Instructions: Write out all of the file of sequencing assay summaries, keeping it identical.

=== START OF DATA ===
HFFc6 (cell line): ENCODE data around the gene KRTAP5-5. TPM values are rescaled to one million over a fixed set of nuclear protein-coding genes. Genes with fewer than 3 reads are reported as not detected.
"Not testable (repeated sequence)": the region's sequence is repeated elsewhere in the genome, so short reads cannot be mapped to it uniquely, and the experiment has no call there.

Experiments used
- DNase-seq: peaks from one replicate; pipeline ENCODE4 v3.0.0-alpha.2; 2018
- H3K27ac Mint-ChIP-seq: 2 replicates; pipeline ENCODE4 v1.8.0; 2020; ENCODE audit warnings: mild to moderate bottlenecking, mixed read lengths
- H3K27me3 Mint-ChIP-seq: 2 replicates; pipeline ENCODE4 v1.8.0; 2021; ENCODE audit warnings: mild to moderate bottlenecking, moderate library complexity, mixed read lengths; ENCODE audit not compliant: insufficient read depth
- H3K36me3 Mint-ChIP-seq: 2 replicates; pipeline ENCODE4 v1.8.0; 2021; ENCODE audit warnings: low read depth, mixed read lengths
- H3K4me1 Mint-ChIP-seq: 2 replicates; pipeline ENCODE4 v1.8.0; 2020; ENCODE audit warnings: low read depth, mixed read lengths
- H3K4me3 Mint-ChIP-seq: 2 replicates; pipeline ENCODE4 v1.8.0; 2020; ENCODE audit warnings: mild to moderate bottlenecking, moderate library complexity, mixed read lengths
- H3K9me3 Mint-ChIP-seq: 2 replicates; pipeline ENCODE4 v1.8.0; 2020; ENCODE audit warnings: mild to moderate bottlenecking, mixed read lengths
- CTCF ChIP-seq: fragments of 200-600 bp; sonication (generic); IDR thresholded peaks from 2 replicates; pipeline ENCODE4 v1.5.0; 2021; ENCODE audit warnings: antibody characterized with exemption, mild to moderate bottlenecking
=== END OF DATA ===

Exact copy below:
HFFc6 (cell line): ENCODE data around the gene KRTAP5-5. TPM values are rescaled to one million over a fixed set of nuclear protein-coding genes. Genes with fewer than 3 reads are reported as not detected.
"Not testable (repeated sequence)": the region's sequence is repeated elsewhere in the genome, so short reads cannot be mapped to it uniquely, and the experiment has no call there.

Experiments used
- DNase-seq: peaks from one replicate; pipeline ENCODE4 v3.0.0-alpha.2; 2018
- H3K27ac Mint-ChIP-seq: 2 replicates; pipeline ENCODE4 v1.8.0; 2020; ENCODE audit warnings: mild to moderate bottlenecking, mixed read lengths
- H3K27me3 Mint-ChIP-seq: 2 replicates; pipeline ENCODE4 v1.8.0; 2021; ENCODE audit warnings: mild to moderate bottlenecking, moderate library complexity, mixed read lengths; ENCODE audit not compliant: insufficient read depth
- H3K36me3 Mint-ChIP-seq: 2 replicates; pipeline ENCODE4 v1.8.0; 2021; ENCODE audit warnings: low read depth, mixed read lengths
- H3K4me1 Mint-ChIP-seq: 2 replicates; pipeline ENCODE4 v1.8.0; 2020; ENCODE audit warnings: low read depth, mixed read lengths
- H3K4me3 Mint-ChIP-seq: 2 replicates; pipeline ENCODE4 v1.8.0; 2020; ENCODE audit warnings: mild to moderate bottlenecking, moderate library complexity, mixed read lengths
- H3K9me3 Mint-ChIP-seq: 2 replicates; pipeline ENCODE4 v1.8.0; 2020; ENCODE audit warnings: mild to moderate bottlenecking, mixed read lengths
- CTCF ChIP-seq: fragments of 200-600 bp; sonication (generic); IDR thresholded peaks from 2 replicates; pipeline ENCODE4 v1.5.0; 2021; ENCODE audit warnings: antibody characterized with exemption, mild to moderate bottlenecking